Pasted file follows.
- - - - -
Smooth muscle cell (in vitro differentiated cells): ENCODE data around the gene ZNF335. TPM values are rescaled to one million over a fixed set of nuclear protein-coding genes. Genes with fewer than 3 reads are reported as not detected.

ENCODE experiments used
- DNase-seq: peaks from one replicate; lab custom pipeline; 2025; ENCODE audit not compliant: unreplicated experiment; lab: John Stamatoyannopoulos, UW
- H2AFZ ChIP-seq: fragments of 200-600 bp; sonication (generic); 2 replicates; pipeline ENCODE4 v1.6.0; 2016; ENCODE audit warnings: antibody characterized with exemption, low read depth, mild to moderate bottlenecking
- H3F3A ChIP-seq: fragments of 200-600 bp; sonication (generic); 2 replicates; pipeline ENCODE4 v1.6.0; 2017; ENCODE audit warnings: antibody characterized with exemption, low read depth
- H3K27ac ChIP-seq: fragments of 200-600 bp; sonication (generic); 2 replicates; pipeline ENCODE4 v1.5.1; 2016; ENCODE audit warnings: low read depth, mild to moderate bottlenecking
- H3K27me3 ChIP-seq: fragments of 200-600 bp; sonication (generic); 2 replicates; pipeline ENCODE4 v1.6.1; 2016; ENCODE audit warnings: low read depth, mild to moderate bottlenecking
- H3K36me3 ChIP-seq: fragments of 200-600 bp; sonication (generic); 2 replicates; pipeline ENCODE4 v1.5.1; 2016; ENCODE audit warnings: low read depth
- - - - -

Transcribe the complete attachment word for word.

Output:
Smooth muscle cell (in vitro differentiated cells): ENCODE data around the gene ZNF335. TPM values are rescaled to one million over a fixed set of nuclear protein-coding genes. Genes with fewer than 3 reads are reported as not detected.

ENCODE experiments used
- DNase-seq: peaks from one replicate; lab custom pipeline; 2025; ENCODE audit not compliant: unreplicated experiment; lab: John Stamatoyannopoulos, UW
- H2AFZ ChIP-seq: fragments of 200-600 bp; sonication (generic); 2 replicates; pipeline ENCODE4 v1.6.0; 2016; ENCODE audit warnings: antibody characterized with exemption, low read depth, mild to moderate bottlenecking
- H3F3A ChIP-seq: fragments of 200-600 bp; sonication (generic); 2 replicates; pipeline ENCODE4 v1.6.0; 2017; ENCODE audit warnings: antibody characterized with exemption, low read depth
- H3K27ac ChIP-seq: fragments of 200-600 bp; sonication (generic); 2 replicates; pipeline ENCODE4 v1.5.1; 2016; ENCODE audit warnings: low read depth, mild to moderate bottlenecking
- H3K27me3 ChIP-seq: fragments of 200-600 bp; sonication (generic); 2 replicates; pipeline ENCODE4 v1.6.1; 2016; ENCODE audit warnings: low read depth, mild to moderate bottlenecking
- H3K36me3 ChIP-seq: fragments of 200-600 bp; sonication (generic); 2 replicates; pipeline ENCODE4 v1.5.1; 2016; ENCODE audit warnings: low read depth